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The Fear Factor

Over the last couple of years I have been very conscious about something that has been missing from my horror viewing experience. Something that is unpleasant and unsettling yet something that drew me to the genre in the first place. That something is called fear.

Movies don't scare me anymore. Sure there are some small aspects of films that can freak me out such as the Final Destination series playing out on fears of death. You can also consider a monster that looks kind of creepy such as the deformed cannibals in Wrong Turn but I just never find myself having irrational fears anymore while laying in bed at night. The reason is that horror movies are no longer threatening and are now more like action movies or dramas with a fantasy element thrown in.

I'm sure part of this has to do with the fact that I have gotten older. The movies that frightened me out the most were viewed between the ages ten and fourteen. Some of the ones that stand out are A Nightmare On Elm Street and The Exorcist. I also clearly remember seeing a re-release trailer for The Texas Chainsaw Massacre that scared me so bad that I didn't muster up the courage to see the movie until I was in my 20's. One other scene that had a particularly harsh impact on my young mind was the last five minutes of Friday The 13th Part 3 where Jason appears in the window of the house and runs down to the lake in all his deformed glory. This still affects me just thinking about it. In a horror fan's twisted way, I miss feeling like that.

Yes, but did Josh like the rest of this movie?

Few, if any, of today's movies have this impact anymore. If there is any impact at all, it is usually due to how "disturbing" the film can be with its depictions of torture and/or the filmmakers completely relying on the gore. While these films may have an effect in that they can make us think about how screwed up the world is, they don't necessarily terrify us out other than reminding us that there are messed-up people in the world such as serial killers and rapists. The problem is that we know that these things exist. The movies that frightened me the most in the past have been ones that play on the fear of the unknown.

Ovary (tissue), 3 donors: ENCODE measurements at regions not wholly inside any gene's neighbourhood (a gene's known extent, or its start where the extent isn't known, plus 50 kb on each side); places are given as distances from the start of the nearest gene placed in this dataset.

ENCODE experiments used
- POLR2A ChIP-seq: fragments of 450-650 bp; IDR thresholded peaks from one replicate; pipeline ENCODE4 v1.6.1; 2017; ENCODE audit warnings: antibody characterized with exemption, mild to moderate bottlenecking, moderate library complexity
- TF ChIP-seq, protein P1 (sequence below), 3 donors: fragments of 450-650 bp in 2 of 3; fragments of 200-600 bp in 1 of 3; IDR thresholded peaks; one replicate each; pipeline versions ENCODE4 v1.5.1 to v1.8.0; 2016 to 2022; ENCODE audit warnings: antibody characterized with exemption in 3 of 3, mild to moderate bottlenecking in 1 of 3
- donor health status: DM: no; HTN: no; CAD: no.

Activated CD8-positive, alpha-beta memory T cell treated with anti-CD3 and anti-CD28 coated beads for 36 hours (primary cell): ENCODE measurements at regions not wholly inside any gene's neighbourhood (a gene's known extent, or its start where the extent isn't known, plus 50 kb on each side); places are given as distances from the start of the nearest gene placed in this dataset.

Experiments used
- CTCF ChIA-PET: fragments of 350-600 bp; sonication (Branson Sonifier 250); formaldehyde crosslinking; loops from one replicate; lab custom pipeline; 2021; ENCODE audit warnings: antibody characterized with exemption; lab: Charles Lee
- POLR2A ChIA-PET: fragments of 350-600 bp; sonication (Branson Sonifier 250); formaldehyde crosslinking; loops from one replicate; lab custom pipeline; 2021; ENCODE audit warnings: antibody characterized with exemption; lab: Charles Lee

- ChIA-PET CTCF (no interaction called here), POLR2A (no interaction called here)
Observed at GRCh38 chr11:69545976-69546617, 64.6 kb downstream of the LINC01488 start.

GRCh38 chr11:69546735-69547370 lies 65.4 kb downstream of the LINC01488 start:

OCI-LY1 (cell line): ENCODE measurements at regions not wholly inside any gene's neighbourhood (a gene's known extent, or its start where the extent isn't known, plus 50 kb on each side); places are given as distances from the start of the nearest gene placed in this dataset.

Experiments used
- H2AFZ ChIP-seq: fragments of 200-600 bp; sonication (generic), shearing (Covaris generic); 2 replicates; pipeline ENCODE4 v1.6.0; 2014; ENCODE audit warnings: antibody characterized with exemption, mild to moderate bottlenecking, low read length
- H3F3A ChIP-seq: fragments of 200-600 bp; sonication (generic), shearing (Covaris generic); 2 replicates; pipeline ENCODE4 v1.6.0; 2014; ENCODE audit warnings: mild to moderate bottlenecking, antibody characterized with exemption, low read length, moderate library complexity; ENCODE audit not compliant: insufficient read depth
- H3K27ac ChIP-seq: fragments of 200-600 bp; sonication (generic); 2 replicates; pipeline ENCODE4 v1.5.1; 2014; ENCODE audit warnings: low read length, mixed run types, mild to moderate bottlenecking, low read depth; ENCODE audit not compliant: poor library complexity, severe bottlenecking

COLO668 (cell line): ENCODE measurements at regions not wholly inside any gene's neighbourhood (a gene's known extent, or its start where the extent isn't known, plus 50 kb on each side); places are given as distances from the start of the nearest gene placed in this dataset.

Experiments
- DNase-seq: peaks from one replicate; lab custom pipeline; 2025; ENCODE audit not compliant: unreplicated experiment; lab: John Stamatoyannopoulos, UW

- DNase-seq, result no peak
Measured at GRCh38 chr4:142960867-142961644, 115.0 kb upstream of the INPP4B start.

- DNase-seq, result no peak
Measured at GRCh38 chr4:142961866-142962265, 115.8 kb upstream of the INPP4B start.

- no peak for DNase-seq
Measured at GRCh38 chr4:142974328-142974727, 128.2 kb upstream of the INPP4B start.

The only movie in recent memory that has gotten under my skin in this way is The Blair Witch Project. The reason being that we are made to believe the situation is real and I thought the filmmakers did a fantastic job of delivering this. The trick was that the Blair Witch was a figure that obviously does not exist but rather than playing on our rational fears of killers and technological malfunctions, it plays on our irrational fears of the unknown. After watching this film, I had a sense of knowing that it was just a movie but it managed to trigger a small part of my brain to question "what if" the Blair Witch really exists. When a movie is able to do this, it has succeeded in frightening you on an irrational level. This is what makes you check the closet before going to sleep and is also what has made the possibility of camping in a remote place extremely unlikely as far as my leisure activities are concerned.

I think part of the problem is the recent surge of remakes and sequels that have been bombarding the theatres. These movies lose the fear factor because those of us that have been horror fans for a long time already know how things are going to turn out and we have already associated ourselves with the original characters. Some other things to consider are the comic relief that many of today's writers feel is necessary to break the tension as well as the fact that there are no more horror icons around to enter our nightmares. The Freddy's, Jason's, and Michael's are all heading for the retirement home and their creators all seem to have lost their nerve. Finally, poor use of CGI takes a lot of the fright away because it is pretty hard to get worked up over something that only exists on someone's hard drive.

I just want to go to the movies again and wonder what is lurking under my bed, in the woods, and in my subconscious. I want the next full moon to make me question if when the clock strikes midnight something inhuman is awakening for a night of mayhem. I want to be scared. -Josh Pasnak, 2/17/06